• Separated at Birth: Robespierre and his half sister
  • Shoot the Dog
  • Slipknot Ponytail: Every time Lia possesses D'Eon's body.
  • Smug Snake: The Duc D'Orleans is significantly less accomplished compared to most of the other villains, with the possible exception of Piotr and the Marquise De Pompadour
  • Spirit Advisor: The child's skull that Queen Marie carries around, dresses up, and speaks to all the time. Only near the end of the series do we learn of the child's true identity. The skull also pulls duty as a Waif Prophet, and were it still alive, it would probably be a Creepy Child as well.
  • Spiritual Successor: To Rose of Versailles
  • Spoiler Opening: If you pay attention during the opening, you can clearly see that Teillagory is kneeling in front of the Philippe II, Duke of Orléans. Considering Philippe is portrayed as a villain, Teillagory turning out to be a mole is not very surprising at all.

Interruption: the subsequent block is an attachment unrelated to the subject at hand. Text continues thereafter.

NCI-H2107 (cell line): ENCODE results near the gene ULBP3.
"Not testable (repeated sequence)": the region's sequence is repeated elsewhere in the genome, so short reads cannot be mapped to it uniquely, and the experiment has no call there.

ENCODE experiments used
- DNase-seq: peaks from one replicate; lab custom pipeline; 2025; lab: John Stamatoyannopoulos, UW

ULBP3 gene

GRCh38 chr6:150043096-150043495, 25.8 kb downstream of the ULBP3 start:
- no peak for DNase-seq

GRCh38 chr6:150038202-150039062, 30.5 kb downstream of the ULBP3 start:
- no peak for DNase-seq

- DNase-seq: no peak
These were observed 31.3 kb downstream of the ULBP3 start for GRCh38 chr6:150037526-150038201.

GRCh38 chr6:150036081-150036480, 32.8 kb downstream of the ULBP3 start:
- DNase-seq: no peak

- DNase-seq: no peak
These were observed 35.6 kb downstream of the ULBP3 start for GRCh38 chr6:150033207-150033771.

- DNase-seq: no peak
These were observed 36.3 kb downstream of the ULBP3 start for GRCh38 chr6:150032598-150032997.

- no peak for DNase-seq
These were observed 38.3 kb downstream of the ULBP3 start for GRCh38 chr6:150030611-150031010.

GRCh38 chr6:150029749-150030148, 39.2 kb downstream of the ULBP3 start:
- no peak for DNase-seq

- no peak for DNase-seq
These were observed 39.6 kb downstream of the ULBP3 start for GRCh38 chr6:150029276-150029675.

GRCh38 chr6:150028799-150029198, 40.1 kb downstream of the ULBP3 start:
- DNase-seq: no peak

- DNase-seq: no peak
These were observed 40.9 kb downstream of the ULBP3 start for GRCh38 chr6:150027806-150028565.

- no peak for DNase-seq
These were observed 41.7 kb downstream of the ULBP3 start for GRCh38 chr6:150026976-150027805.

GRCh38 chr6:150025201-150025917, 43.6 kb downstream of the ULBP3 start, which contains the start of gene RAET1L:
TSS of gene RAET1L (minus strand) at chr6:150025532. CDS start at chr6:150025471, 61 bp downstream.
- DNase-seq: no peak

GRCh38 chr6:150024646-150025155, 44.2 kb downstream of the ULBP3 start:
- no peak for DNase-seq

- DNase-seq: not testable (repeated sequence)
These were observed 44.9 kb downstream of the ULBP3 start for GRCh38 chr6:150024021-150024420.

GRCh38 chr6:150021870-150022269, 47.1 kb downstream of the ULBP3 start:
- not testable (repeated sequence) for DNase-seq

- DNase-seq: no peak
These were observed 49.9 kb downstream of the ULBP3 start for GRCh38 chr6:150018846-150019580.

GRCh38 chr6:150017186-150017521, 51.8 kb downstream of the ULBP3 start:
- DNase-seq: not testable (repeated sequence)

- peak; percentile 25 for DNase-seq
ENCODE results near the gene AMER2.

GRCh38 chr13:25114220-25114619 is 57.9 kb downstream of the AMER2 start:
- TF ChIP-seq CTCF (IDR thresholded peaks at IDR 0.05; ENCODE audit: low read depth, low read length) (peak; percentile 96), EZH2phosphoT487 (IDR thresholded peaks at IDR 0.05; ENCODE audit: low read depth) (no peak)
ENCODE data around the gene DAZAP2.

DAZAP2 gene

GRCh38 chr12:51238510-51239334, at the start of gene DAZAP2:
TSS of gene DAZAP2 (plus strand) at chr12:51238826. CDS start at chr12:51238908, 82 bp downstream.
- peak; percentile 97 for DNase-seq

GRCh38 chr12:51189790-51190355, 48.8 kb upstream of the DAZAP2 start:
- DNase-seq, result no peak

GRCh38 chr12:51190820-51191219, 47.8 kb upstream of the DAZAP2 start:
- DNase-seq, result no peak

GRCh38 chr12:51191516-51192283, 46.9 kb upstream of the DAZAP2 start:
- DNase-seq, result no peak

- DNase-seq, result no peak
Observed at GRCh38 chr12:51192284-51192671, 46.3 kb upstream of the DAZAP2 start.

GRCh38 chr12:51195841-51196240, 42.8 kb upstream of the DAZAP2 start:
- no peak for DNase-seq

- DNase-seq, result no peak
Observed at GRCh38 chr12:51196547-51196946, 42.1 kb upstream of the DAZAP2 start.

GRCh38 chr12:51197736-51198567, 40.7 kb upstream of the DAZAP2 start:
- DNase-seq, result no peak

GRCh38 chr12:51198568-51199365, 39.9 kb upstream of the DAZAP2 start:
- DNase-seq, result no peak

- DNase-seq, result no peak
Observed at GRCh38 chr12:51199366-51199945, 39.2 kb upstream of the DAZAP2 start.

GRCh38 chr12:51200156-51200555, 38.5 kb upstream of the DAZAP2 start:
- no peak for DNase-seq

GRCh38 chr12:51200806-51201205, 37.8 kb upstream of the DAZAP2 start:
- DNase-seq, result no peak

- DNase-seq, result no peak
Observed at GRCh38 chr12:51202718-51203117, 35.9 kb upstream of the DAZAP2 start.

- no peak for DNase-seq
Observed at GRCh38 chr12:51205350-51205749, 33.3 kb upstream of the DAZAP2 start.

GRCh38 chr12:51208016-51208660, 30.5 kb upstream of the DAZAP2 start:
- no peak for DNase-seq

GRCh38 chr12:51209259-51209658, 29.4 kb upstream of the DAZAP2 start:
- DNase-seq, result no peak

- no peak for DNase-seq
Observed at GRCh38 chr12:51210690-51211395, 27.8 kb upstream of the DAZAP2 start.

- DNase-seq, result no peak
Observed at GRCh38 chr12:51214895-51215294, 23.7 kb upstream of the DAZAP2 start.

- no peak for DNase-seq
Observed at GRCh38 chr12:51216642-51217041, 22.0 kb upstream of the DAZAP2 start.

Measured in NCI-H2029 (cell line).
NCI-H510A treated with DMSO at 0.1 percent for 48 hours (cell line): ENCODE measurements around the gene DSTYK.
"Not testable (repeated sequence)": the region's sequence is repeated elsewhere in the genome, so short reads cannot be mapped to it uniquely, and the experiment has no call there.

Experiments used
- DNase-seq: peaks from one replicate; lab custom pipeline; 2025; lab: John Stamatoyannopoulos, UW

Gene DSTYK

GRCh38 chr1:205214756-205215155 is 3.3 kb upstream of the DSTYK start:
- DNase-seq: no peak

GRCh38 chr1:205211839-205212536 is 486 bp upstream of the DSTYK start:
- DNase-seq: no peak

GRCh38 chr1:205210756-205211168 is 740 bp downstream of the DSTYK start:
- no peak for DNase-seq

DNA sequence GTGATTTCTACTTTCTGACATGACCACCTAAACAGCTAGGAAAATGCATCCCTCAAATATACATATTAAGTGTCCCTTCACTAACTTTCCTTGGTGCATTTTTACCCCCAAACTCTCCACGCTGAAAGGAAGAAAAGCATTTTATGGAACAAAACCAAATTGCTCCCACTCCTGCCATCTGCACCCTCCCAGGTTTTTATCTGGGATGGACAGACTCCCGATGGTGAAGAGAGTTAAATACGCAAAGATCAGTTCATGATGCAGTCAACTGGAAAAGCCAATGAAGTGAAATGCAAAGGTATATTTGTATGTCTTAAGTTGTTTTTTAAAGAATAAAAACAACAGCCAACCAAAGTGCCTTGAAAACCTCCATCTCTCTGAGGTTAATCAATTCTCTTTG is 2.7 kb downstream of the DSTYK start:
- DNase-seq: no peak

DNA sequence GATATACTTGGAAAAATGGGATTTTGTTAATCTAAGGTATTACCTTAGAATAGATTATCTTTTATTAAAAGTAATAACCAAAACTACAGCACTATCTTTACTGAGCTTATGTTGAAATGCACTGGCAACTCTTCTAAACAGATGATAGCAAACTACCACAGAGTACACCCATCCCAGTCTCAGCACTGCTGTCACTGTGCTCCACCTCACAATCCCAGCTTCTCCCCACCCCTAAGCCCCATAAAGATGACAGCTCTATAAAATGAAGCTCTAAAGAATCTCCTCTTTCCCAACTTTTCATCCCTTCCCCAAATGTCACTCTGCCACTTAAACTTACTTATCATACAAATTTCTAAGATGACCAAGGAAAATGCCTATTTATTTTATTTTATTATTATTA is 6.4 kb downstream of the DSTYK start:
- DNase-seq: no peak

• However, you don't see the Duke's face, or anything but the very top of his head, making it near-impossible to determine who Teillagory is kneeling before, so it's easy to just write off the scene as being emblematic of his status as a loyal knight. Of course, once the revelation is made, it seems obvious.
  • Sword Sparks
  • Synchronization
  • Tap on the Head: Subverted in the scene where Robin tries to knock a guard unconscious with the butt of his pistol. He only succeeds in hurting the guard, and has to resort to a more vigorous attack to bring him down.
  • Tome of Eldritch Lore: The "Royal Psalms", which doubles as an Empathic Weapon, "choosing" those who can carry or read it.